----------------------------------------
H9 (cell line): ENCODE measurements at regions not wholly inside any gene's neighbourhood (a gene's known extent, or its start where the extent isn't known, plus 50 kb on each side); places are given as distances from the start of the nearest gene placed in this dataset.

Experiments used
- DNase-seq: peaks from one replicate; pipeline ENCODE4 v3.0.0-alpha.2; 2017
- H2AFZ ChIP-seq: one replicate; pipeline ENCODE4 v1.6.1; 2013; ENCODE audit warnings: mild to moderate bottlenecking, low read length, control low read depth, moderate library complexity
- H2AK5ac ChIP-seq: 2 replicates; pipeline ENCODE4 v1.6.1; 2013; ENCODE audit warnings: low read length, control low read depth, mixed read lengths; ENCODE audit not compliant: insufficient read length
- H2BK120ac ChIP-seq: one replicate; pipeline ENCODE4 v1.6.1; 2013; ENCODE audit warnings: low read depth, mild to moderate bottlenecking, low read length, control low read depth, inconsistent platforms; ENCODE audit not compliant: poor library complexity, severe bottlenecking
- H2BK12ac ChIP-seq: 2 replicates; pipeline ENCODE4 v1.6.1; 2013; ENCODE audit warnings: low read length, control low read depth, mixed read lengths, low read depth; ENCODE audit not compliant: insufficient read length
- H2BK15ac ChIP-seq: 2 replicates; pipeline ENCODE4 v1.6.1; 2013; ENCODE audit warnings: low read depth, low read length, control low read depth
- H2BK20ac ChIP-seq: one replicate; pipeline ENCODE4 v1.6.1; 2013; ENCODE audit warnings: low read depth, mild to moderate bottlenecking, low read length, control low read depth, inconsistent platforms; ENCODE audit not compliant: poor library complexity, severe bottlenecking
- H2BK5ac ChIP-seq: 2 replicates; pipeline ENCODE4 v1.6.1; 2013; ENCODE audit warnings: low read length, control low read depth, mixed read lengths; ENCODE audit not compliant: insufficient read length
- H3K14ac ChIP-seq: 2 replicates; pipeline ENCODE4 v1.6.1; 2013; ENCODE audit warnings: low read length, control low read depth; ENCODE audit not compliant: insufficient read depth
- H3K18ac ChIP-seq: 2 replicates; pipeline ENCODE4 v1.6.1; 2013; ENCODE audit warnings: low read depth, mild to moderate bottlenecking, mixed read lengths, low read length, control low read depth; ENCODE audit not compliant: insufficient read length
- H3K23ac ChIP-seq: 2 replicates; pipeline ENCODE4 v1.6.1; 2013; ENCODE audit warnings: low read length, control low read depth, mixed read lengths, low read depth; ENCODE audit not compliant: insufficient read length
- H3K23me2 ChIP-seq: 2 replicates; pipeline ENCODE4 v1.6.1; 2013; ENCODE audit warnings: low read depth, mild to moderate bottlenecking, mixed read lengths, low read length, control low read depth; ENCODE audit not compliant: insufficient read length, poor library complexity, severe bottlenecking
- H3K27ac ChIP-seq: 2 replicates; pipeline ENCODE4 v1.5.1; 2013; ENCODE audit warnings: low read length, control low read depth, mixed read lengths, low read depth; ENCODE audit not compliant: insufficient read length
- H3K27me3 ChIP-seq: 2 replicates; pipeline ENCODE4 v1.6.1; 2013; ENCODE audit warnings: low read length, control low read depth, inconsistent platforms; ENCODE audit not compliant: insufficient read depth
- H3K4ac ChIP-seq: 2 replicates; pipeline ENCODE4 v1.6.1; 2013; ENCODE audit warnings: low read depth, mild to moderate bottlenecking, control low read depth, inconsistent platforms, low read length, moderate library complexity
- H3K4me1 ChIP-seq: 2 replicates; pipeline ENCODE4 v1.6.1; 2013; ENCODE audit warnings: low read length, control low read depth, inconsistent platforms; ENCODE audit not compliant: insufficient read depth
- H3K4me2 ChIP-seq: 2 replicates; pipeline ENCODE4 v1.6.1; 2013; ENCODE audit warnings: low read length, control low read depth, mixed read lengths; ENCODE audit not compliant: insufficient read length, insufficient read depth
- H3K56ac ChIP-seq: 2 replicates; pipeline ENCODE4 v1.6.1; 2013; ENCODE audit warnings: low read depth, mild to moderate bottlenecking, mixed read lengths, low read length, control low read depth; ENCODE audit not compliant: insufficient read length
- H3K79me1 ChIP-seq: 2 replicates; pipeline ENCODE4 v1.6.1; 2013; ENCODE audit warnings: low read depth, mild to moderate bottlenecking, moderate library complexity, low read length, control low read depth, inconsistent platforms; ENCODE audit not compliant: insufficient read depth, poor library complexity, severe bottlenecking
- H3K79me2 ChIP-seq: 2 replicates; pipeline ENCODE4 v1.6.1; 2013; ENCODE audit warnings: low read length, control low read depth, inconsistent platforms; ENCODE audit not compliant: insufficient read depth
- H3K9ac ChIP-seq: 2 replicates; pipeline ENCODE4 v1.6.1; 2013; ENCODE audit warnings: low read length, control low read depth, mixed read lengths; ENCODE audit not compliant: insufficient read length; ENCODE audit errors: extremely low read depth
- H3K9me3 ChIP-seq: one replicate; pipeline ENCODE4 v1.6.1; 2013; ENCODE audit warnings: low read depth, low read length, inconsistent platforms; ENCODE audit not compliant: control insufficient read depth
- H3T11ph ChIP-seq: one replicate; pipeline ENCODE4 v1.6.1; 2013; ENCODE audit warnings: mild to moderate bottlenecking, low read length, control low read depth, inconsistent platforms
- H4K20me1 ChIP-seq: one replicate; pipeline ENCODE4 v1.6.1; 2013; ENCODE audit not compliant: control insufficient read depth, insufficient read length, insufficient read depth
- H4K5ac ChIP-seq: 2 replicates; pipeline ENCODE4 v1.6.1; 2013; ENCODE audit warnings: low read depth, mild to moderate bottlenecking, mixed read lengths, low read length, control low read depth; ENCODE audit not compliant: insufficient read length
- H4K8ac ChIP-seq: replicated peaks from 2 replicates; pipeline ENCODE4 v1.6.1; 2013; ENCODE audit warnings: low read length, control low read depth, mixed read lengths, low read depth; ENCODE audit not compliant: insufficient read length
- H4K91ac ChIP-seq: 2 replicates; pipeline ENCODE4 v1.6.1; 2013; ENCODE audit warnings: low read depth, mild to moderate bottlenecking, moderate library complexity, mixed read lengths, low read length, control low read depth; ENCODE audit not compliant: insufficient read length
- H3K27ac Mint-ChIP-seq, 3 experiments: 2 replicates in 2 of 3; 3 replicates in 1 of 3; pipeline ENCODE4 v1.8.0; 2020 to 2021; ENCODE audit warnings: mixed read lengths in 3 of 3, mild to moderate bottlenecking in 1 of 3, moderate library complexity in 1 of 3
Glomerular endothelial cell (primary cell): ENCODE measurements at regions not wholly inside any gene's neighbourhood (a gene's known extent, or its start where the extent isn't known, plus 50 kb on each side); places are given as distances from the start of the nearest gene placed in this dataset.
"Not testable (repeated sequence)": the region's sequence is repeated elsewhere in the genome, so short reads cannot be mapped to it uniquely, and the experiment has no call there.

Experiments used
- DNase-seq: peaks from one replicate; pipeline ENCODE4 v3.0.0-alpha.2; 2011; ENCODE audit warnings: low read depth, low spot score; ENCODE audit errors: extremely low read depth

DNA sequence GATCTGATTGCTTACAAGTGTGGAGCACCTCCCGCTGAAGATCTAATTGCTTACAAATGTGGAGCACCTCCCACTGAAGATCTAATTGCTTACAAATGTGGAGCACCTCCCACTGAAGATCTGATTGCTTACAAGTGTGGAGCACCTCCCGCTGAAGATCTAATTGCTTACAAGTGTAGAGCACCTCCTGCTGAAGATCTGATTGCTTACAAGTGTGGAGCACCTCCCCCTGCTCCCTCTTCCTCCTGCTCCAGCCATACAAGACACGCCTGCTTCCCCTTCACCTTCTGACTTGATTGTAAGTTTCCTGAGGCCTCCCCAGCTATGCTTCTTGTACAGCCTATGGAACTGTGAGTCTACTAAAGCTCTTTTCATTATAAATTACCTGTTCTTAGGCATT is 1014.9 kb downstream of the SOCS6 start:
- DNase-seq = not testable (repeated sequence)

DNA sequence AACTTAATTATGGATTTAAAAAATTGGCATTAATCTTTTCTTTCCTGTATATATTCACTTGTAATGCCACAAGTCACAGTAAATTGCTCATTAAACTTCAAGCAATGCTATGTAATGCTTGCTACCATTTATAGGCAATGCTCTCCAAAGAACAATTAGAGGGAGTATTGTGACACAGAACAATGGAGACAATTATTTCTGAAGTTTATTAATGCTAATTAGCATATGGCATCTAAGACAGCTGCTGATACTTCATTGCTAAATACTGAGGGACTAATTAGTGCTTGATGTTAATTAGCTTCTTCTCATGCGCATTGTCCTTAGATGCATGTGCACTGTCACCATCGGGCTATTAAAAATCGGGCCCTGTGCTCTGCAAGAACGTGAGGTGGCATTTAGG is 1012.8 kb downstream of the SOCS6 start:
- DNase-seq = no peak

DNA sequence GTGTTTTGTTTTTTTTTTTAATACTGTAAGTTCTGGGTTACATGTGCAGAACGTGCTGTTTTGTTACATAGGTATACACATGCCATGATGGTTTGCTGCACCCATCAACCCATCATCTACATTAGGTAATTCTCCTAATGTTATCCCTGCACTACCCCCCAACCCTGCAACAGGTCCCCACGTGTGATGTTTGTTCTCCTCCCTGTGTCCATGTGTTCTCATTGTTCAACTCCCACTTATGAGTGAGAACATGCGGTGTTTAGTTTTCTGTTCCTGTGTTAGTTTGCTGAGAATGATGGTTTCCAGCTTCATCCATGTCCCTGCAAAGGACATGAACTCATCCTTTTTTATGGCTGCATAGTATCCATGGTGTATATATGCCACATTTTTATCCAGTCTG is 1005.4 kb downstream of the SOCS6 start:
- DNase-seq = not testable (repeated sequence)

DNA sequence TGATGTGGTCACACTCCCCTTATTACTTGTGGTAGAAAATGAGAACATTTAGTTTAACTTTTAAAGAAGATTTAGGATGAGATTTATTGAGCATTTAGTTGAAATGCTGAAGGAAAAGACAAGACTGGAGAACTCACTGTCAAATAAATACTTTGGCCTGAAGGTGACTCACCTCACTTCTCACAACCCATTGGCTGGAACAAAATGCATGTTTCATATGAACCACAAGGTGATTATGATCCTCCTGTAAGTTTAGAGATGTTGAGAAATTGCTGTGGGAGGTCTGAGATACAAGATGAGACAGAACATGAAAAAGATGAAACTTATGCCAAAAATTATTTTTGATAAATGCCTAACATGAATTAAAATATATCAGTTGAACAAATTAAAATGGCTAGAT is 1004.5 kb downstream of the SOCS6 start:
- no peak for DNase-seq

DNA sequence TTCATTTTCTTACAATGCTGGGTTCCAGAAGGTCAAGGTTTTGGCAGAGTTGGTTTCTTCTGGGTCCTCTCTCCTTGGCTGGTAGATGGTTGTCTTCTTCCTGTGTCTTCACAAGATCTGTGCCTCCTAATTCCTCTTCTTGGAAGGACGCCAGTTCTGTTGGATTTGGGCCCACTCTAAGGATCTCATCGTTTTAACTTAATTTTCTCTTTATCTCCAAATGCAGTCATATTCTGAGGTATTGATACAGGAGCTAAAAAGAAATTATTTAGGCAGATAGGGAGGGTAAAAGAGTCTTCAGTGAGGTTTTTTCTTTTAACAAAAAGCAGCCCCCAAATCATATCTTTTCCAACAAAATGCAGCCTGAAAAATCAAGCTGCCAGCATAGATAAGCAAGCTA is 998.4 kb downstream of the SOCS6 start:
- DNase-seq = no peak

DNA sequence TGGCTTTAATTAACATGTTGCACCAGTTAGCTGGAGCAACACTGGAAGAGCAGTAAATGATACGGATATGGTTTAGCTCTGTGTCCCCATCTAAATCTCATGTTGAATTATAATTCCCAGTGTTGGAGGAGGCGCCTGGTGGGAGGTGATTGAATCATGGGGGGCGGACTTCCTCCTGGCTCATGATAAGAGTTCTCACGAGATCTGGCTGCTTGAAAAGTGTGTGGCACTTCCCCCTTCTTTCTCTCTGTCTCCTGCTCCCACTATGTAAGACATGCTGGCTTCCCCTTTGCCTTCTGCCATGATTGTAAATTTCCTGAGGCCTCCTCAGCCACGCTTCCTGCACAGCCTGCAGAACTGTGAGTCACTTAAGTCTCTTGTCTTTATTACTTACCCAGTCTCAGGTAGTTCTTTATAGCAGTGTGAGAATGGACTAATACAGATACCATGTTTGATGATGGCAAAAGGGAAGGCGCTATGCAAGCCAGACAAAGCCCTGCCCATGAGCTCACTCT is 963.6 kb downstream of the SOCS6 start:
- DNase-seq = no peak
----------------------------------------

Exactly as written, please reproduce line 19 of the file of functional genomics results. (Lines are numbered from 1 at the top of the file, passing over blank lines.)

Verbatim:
- H3K4me2 ChIP-seq: 2 replicates; pipeline ENCODE4 v1.6.1; 2013; ENCODE audit warnings: low read length, control low read depth, mixed read lengths; ENCODE audit not compliant: insufficient read length, insufficient read depth